Consumers may be paying anywhere from 5 to 8 percent more for their beef, pork or chicken products in 2013, reports a market analyst. Randy Blach, vice president for CattleFax, told nearly a thousand cattle producers attending the 100th convention of the Kansas Livestock Association that consumer meat prices will rise to record highs because livestock production has fallen dramatically after ranchers culled animals during this year's drought, reports AP.
Ranchers sold livestock they couldn't afford to feed after the drought dried up pastures, cut hay production and drove up the price of corn and other feedstuffs.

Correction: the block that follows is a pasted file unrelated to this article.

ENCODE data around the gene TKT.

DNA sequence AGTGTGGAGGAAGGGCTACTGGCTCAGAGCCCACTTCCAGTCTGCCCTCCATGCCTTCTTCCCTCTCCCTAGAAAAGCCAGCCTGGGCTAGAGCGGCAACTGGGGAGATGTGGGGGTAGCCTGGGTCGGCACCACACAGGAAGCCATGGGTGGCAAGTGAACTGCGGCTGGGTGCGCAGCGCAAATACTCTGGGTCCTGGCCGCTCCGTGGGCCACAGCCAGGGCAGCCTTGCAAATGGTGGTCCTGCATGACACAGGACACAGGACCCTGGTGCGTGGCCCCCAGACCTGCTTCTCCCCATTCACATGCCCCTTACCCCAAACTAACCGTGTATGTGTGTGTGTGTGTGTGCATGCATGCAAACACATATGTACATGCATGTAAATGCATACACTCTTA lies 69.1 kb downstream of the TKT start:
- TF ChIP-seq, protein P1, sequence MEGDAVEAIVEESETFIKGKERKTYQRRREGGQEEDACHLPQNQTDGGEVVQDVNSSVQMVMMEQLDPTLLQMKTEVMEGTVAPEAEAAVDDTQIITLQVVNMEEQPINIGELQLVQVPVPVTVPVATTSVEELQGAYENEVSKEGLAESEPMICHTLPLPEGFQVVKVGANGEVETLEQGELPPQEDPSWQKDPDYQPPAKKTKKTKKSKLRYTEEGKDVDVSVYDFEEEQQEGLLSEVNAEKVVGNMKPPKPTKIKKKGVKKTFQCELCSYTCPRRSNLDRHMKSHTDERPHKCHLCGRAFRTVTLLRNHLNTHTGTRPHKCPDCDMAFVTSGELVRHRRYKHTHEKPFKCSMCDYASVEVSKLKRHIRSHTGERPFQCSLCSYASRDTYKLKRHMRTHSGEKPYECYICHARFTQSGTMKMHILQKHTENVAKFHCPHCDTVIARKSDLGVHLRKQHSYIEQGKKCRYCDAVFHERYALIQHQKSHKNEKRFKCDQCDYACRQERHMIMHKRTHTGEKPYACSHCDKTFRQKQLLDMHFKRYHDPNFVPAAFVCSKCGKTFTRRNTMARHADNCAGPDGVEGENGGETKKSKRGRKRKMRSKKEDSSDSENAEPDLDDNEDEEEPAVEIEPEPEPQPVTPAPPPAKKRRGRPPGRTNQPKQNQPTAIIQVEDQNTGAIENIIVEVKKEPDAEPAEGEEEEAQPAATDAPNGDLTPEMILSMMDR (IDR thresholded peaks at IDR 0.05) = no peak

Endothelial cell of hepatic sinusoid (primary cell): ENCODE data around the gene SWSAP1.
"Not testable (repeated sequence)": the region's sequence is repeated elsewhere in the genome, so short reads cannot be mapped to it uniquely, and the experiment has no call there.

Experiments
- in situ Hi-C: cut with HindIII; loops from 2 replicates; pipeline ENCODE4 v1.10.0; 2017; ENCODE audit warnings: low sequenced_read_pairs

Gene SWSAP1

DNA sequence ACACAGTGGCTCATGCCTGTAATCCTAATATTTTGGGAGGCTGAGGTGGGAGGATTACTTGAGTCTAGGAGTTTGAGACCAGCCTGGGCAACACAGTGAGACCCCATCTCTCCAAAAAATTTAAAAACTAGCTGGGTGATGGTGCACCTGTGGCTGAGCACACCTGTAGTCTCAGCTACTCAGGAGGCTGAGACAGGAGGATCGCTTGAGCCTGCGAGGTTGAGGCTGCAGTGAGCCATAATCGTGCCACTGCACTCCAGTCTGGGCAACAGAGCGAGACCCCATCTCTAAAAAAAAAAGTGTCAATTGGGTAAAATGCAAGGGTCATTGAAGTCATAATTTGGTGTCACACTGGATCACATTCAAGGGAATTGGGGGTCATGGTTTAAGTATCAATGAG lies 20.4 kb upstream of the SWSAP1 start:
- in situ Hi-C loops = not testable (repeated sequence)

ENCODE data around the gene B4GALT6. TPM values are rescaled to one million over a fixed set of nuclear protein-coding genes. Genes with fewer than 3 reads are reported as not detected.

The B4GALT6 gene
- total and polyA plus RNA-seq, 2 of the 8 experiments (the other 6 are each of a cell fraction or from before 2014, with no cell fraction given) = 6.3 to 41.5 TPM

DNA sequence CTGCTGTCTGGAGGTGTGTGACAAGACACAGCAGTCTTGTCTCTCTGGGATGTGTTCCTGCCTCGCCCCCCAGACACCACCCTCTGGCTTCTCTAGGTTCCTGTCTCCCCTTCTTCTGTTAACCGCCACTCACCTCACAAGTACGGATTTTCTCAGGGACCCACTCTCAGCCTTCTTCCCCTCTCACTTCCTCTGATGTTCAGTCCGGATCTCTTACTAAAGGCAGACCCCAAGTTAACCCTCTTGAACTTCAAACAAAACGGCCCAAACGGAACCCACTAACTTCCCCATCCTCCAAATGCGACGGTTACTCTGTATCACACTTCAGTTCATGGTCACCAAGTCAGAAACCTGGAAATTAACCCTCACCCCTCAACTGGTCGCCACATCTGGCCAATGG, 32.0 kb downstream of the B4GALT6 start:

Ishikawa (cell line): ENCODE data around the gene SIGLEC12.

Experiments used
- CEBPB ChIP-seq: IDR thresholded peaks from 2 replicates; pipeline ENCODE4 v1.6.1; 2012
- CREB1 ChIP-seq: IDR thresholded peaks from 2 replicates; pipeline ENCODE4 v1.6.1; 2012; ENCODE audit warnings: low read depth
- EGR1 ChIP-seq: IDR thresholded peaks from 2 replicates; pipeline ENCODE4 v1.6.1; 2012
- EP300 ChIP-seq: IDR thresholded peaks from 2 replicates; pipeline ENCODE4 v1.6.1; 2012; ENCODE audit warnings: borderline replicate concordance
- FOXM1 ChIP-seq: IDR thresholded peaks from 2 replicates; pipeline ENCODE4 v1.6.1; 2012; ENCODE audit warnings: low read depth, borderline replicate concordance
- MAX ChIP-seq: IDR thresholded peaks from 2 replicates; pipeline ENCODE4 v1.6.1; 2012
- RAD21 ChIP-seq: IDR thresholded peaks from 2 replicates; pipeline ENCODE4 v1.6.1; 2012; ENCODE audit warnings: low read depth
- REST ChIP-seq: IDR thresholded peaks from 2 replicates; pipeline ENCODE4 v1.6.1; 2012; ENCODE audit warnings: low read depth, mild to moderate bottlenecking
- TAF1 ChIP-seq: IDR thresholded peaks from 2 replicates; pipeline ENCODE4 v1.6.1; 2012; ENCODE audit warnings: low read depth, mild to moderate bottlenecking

Blach said roughly 70 percent of the nation's cattle herd has been affected by drought this year, the fourth in a row with drought in at least some key cattle-producing areas. This year's drought, which covered two-thirds of the nation at one point, has been among the worst in 100 years, he said.
The culling is slowing now, but Blach estimated that the nation's herd will be down by 1 million cattle by the time the government releases its semi-annual cattle inventory in January.
He predicted at least one major meatpacking plant and several feedlots will likely shut down as slaughter numbers continue to decline.
"We have a lot of excess feeding capacity, we have a lot of excess packing capacity. We will likely see some closures start within the next 12 months," Blach said. "And that is never good because once you start seeing them close, and it is always particularly from a packing standpoint, it is tough to get them back open."